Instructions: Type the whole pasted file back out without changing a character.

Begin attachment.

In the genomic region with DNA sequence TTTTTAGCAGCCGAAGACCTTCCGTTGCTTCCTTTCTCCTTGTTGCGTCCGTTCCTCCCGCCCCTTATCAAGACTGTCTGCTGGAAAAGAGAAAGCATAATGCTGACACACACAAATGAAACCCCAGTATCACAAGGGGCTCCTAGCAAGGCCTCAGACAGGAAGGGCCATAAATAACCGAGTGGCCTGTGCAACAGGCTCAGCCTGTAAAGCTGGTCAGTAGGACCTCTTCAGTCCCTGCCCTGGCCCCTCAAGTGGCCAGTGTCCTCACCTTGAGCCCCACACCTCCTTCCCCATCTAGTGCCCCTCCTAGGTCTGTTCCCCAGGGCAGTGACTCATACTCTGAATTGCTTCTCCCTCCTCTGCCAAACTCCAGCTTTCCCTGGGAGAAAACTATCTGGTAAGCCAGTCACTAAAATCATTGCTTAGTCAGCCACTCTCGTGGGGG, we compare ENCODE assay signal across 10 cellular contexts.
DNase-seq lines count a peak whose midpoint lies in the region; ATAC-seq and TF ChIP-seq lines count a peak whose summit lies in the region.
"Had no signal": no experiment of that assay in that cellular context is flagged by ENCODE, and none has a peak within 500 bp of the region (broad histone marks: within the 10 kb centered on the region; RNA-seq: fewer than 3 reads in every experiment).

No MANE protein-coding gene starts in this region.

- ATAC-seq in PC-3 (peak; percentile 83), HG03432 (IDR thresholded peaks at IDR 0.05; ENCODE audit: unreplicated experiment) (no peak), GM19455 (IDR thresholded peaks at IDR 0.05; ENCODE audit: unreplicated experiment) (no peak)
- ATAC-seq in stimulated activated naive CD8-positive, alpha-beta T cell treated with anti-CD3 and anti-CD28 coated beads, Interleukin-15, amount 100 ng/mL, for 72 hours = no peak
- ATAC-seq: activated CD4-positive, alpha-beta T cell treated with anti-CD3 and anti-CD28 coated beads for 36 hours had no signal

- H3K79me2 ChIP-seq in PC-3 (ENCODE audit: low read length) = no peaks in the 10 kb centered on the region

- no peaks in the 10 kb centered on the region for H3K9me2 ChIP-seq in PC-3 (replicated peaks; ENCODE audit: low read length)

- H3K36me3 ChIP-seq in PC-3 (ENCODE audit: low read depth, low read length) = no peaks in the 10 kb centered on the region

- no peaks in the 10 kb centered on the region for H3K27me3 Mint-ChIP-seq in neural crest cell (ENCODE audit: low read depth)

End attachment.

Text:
In the genomic region with DNA sequence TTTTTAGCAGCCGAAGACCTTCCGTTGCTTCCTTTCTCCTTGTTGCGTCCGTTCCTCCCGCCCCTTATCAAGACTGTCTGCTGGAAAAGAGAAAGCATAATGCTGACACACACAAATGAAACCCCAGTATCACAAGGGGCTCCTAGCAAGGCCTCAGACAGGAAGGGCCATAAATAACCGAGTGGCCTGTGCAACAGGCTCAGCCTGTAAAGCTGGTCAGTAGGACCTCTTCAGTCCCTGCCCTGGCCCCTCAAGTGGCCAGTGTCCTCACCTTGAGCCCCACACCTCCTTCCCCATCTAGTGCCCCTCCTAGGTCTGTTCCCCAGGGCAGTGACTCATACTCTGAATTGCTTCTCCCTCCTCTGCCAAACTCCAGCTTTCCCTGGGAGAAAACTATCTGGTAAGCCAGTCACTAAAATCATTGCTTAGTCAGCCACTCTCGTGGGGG, we compare ENCODE assay signal across 10 cellular contexts.
DNase-seq lines count a peak whose midpoint lies in the region; ATAC-seq and TF ChIP-seq lines count a peak whose summit lies in the region.
"Had no signal": no experiment of that assay in that cellular context is flagged by ENCODE, and none has a peak within 500 bp of the region (broad histone marks: within the 10 kb centered on the region; RNA-seq: fewer than 3 reads in every experiment).

No MANE protein-coding gene starts in this region.

- ATAC-seq in PC-3 (peak; percentile 83), HG03432 (IDR thresholded peaks at IDR 0.05; ENCODE audit: unreplicated experiment) (no peak), GM19455 (IDR thresholded peaks at IDR 0.05; ENCODE audit: unreplicated experiment) (no peak)
- ATAC-seq in stimulated activated naive CD8-positive, alpha-beta T cell treated with anti-CD3 and anti-CD28 coated beads, Interleukin-15, amount 100 ng/mL, for 72 hours = no peak
- ATAC-seq: activated CD4-positive, alpha-beta T cell treated with anti-CD3 and anti-CD28 coated beads for 36 hours had no signal

- H3K79me2 ChIP-seq in PC-3 (ENCODE audit: low read length) = no peaks in the 10 kb centered on the region

- no peaks in the 10 kb centered on the region for H3K9me2 ChIP-seq in PC-3 (replicated peaks; ENCODE audit: low read length)

- H3K36me3 ChIP-seq in PC-3 (ENCODE audit: low read depth, low read length) = no peaks in the 10 kb centered on the region

- no peaks in the 10 kb centered on the region for H3K27me3 Mint-ChIP-seq in neural crest cell (ENCODE audit: low read depth)